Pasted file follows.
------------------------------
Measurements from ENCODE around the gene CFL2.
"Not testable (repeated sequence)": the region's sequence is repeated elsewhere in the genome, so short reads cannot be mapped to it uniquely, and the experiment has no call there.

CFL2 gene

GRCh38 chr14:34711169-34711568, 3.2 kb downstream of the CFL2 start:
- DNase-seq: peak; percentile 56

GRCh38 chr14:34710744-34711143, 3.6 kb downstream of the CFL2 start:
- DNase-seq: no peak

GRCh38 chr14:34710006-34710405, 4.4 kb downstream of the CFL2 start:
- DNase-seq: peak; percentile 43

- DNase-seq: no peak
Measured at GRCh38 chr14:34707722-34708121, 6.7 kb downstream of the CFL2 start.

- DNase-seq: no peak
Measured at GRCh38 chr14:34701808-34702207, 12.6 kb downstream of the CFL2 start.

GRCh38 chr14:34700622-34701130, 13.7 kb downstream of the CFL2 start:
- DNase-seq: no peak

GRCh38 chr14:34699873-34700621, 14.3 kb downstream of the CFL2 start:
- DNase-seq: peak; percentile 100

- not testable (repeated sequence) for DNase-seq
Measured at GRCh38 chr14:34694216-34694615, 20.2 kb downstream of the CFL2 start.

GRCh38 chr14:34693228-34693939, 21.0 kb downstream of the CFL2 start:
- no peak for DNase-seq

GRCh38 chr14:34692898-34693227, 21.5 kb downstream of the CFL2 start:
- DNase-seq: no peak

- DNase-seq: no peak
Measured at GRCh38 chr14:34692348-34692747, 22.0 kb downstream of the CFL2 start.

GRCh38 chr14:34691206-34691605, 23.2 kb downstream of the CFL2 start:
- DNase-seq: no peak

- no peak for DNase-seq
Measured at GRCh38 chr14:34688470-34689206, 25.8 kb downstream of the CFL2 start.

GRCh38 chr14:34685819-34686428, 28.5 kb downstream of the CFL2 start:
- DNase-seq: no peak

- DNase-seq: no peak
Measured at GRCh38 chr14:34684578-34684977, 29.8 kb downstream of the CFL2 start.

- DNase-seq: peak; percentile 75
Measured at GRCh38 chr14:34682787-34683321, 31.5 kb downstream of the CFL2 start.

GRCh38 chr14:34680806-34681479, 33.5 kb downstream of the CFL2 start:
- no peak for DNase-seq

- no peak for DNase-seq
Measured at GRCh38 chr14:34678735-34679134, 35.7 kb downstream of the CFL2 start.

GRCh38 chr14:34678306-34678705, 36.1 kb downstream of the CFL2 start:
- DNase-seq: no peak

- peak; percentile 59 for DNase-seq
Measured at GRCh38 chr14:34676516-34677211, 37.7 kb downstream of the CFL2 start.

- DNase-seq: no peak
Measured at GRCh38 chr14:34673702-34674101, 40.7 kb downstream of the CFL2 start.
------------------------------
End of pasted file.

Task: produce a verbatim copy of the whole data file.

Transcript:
Measurements from ENCODE around the gene CFL2.
"Not testable (repeated sequence)": the region's sequence is repeated elsewhere in the genome, so short reads cannot be mapped to it uniquely, and the experiment has no call there.

CFL2 gene

GRCh38 chr14:34711169-34711568, 3.2 kb downstream of the CFL2 start:
- DNase-seq: peak; percentile 56

GRCh38 chr14:34710744-34711143, 3.6 kb downstream of the CFL2 start:
- DNase-seq: no peak

GRCh38 chr14:34710006-34710405, 4.4 kb downstream of the CFL2 start:
- DNase-seq: peak; percentile 43

- DNase-seq: no peak
Measured at GRCh38 chr14:34707722-34708121, 6.7 kb downstream of the CFL2 start.

- DNase-seq: no peak
Measured at GRCh38 chr14:34701808-34702207, 12.6 kb downstream of the CFL2 start.

GRCh38 chr14:34700622-34701130, 13.7 kb downstream of the CFL2 start:
- DNase-seq: no peak

GRCh38 chr14:34699873-34700621, 14.3 kb downstream of the CFL2 start:
- DNase-seq: peak; percentile 100

- not testable (repeated sequence) for DNase-seq
Measured at GRCh38 chr14:34694216-34694615, 20.2 kb downstream of the CFL2 start.

GRCh38 chr14:34693228-34693939, 21.0 kb downstream of the CFL2 start:
- no peak for DNase-seq

GRCh38 chr14:34692898-34693227, 21.5 kb downstream of the CFL2 start:
- DNase-seq: no peak

- DNase-seq: no peak
Measured at GRCh38 chr14:34692348-34692747, 22.0 kb downstream of the CFL2 start.

GRCh38 chr14:34691206-34691605, 23.2 kb downstream of the CFL2 start:
- DNase-seq: no peak

- no peak for DNase-seq
Measured at GRCh38 chr14:34688470-34689206, 25.8 kb downstream of the CFL2 start.

GRCh38 chr14:34685819-34686428, 28.5 kb downstream of the CFL2 start:
- DNase-seq: no peak

- DNase-seq: no peak
Measured at GRCh38 chr14:34684578-34684977, 29.8 kb downstream of the CFL2 start.

- DNase-seq: peak; percentile 75
Measured at GRCh38 chr14:34682787-34683321, 31.5 kb downstream of the CFL2 start.

GRCh38 chr14:34680806-34681479, 33.5 kb downstream of the CFL2 start:
- no peak for DNase-seq

- no peak for DNase-seq
Measured at GRCh38 chr14:34678735-34679134, 35.7 kb downstream of the CFL2 start.

GRCh38 chr14:34678306-34678705, 36.1 kb downstream of the CFL2 start:
- DNase-seq: no peak

- peak; percentile 59 for DNase-seq
Measured at GRCh38 chr14:34676516-34677211, 37.7 kb downstream of the CFL2 start.

- DNase-seq: no peak
Measured at GRCh38 chr14:34673702-34674101, 40.7 kb downstream of the CFL2 start.